7. The way I see it, we would need LESS police and fire if people weren’t so stupid. Therefore, I have no problem with severe penalties for stupid behavior (i.e. DUI’s).

    I think the argument could be made that government *enables* stupid behavior because the penalties aren’t stiff enough. Most people can handle the cost of a speeding ticket with one paycheck. Once it’s paid, it’s easy to forget about. And the reason we need more and more police (and in some cases, more fire) is because the penalties for stupid behavior are affordable. Yes, affordable.

    Instead of sending people to prison or taking their money, perhaps the community service aspect should be explored a bit further.

    Have you ever seen the bathrooms at your kids’ elementary schools? They’re disgusting. The desks are broken, classrooms need paint. What about the graffiti around town? Why on earth are local governments PAYING people to remove it when people sentenced to community service could be doing that? Of course, this work wouldn’t be appropriate for all offenders, but you get my point.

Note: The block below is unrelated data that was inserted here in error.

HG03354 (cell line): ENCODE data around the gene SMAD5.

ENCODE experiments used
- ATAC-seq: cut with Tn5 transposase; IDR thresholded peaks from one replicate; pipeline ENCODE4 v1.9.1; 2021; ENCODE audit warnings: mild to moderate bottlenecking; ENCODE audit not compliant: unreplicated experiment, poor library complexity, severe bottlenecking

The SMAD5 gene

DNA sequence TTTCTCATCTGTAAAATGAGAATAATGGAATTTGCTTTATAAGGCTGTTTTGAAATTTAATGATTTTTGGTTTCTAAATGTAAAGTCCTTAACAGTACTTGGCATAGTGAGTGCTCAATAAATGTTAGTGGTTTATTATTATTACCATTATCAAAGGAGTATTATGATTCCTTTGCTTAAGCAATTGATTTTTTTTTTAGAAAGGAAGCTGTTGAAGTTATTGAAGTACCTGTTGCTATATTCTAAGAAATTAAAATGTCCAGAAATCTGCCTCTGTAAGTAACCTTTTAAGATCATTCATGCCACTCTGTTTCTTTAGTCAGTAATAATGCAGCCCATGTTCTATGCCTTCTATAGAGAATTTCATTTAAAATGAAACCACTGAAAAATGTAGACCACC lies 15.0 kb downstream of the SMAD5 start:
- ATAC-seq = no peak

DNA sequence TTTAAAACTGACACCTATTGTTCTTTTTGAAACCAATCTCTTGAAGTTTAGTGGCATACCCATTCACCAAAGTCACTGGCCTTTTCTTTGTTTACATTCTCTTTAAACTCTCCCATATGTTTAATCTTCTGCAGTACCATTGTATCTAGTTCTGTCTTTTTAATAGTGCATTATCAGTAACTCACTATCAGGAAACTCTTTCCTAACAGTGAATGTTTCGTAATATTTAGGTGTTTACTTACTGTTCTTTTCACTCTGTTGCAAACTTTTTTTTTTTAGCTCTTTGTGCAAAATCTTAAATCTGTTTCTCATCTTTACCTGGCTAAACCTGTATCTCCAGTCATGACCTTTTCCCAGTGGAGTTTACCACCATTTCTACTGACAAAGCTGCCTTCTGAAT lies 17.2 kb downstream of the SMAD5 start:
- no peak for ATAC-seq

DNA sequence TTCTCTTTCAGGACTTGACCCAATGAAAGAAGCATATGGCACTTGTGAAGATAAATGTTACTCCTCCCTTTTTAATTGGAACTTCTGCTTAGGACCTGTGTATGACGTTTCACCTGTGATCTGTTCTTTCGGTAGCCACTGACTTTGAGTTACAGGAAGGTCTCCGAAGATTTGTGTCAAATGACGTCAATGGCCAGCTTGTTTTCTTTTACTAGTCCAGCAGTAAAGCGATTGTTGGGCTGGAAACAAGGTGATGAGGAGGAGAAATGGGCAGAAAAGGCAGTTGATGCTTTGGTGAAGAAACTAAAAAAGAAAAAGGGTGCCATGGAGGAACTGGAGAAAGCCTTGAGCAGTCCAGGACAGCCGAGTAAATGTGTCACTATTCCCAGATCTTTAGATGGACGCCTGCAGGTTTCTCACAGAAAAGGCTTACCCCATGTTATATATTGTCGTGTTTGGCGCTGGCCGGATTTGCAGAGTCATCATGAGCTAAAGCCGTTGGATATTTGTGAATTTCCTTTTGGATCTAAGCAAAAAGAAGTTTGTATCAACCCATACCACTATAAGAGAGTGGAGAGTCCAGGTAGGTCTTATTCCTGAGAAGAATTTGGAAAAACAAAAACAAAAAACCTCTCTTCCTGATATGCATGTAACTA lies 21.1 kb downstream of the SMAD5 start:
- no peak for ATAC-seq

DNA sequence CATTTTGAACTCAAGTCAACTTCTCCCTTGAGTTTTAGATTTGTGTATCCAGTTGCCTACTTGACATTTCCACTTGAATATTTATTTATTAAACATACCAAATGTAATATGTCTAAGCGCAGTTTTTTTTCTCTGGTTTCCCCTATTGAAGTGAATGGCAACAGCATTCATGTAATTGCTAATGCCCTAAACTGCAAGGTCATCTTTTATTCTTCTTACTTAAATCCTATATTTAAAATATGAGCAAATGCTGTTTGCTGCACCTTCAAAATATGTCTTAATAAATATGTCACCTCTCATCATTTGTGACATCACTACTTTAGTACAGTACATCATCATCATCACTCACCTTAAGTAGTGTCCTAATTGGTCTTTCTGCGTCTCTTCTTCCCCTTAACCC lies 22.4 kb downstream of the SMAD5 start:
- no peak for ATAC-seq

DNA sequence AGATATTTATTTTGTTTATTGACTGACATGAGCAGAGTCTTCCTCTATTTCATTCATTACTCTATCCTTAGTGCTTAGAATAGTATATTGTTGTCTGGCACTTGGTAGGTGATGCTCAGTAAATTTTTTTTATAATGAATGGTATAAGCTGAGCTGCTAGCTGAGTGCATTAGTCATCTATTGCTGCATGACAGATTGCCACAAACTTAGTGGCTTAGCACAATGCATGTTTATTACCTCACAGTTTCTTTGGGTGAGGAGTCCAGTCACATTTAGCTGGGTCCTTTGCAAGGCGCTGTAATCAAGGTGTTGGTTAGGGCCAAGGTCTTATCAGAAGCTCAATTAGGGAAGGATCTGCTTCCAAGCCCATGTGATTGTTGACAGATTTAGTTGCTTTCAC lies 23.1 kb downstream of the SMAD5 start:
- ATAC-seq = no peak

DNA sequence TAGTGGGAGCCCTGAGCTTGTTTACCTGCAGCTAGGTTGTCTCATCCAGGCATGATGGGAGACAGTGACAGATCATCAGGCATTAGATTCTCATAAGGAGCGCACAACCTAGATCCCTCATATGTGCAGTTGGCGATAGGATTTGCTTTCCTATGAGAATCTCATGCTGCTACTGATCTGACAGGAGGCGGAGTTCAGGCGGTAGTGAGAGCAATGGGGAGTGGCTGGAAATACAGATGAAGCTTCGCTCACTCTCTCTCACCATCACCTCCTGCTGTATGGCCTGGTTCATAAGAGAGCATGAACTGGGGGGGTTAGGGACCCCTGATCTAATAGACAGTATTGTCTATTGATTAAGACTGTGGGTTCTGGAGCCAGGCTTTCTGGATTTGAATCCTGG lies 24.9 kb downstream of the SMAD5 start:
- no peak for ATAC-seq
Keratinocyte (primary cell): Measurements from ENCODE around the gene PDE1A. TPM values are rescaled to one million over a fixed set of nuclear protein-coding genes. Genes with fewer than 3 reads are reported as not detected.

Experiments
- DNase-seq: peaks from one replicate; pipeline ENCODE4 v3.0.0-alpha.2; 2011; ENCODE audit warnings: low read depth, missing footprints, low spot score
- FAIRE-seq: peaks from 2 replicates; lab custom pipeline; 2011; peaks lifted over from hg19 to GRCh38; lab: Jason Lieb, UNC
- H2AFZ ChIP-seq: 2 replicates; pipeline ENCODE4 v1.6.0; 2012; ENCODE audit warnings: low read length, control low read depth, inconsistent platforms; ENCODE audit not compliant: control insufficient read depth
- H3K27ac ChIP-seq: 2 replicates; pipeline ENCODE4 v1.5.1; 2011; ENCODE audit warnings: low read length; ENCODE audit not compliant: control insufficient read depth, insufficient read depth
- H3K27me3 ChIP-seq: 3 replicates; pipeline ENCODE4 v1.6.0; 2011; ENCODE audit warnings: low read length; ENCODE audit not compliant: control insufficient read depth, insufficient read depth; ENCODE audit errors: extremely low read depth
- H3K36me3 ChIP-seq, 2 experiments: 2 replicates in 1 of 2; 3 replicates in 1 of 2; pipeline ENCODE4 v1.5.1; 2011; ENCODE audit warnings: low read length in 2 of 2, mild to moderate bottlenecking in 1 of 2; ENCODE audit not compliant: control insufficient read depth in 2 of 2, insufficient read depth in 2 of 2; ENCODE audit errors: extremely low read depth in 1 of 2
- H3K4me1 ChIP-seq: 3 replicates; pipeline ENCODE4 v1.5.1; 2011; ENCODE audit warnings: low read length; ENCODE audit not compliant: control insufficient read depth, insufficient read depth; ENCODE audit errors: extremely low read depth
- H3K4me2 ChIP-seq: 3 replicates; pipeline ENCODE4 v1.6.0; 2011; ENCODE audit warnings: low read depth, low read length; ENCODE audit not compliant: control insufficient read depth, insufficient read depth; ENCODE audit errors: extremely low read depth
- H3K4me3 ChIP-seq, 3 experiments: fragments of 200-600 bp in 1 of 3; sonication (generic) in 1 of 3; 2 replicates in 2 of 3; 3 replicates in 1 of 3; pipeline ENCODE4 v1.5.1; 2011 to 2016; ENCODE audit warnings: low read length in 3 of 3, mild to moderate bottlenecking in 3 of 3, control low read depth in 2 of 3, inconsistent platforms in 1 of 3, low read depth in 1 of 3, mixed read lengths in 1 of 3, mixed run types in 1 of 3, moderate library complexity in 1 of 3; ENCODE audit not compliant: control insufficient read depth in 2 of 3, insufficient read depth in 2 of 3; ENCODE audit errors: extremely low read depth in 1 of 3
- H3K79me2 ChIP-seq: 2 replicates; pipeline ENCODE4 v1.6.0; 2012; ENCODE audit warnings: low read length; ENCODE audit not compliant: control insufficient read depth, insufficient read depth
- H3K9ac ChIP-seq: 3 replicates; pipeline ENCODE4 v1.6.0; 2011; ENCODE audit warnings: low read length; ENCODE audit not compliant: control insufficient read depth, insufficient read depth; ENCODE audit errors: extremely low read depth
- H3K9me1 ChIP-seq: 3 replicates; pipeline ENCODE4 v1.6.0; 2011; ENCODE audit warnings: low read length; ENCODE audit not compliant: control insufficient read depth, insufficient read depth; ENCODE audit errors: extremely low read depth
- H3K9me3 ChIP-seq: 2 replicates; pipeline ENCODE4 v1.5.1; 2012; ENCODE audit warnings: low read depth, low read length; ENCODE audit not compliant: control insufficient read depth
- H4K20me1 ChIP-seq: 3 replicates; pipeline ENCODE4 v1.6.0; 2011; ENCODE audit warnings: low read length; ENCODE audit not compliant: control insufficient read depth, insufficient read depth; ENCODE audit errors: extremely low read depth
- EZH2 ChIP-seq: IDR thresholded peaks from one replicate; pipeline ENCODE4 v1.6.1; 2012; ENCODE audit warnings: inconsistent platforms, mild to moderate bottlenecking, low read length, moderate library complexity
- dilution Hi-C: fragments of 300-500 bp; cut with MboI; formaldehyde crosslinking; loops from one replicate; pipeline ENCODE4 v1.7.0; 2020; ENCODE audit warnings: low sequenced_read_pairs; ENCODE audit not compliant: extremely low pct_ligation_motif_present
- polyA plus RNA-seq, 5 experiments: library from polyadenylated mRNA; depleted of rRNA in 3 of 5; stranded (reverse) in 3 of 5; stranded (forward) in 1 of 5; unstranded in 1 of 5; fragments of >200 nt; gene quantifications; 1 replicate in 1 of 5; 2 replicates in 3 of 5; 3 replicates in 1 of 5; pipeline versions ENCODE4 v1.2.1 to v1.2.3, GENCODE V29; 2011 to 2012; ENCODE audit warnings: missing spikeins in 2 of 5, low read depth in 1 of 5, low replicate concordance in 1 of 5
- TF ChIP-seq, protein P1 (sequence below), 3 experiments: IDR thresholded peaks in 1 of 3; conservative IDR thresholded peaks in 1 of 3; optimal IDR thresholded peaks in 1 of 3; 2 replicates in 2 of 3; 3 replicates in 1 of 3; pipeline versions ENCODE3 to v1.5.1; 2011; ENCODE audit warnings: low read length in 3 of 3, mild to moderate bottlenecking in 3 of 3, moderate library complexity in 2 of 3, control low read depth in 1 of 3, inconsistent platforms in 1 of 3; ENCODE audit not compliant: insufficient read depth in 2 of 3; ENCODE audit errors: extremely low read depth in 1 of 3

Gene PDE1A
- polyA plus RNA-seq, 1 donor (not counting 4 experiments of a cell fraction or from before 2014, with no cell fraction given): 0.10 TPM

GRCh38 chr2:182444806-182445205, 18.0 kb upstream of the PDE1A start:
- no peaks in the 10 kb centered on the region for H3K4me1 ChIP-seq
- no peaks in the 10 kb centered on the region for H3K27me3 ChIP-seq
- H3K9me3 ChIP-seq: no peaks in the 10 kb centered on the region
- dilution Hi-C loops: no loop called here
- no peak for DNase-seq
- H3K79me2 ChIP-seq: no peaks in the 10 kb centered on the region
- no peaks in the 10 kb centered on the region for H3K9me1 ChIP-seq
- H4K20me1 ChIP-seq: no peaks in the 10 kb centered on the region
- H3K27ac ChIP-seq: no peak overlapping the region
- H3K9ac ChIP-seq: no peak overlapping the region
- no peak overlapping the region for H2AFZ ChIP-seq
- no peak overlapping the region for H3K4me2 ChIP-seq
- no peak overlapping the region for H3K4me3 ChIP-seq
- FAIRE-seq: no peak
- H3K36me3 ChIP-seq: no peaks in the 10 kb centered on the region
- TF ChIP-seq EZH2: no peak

I think it would wake people up if their sentence was community service EVERY WEEKEND for the next year or two. Their stupid behavior won’t change unless the consequences act as a constant reminder over a long period of time.

    Of course, this will never happen. The unions will cry foul over their public works jobs being replaced and the government loves all the revenue it can get.

    1. I like your idea 737-700, punishment is an important part of learning lessons if you have broken a law especially for stupid people (which is the majority of Americans).

  8. Just a heads up — I recall reading an article in the paper that legally the police must post a warning on the road that a checkpoint is ahead, and they’re prohibited from pursuing anyone who decides to make a U-turn to avoid it.

  9. “We should never drink and drive, but I still like to know where checkpoints will be in Orange County, San Diego, and LA. I may use calcheckpoint (www.twitter.com/calcheckpoint) to find out where they are.”

  10. “We should never drink and drive, but I still like to know where checkpoints
    will be in Orange County, San Diego, and LA. I may use calcheckpoint
    (www.twitter.com/calcheckpoint) to find out where they are.”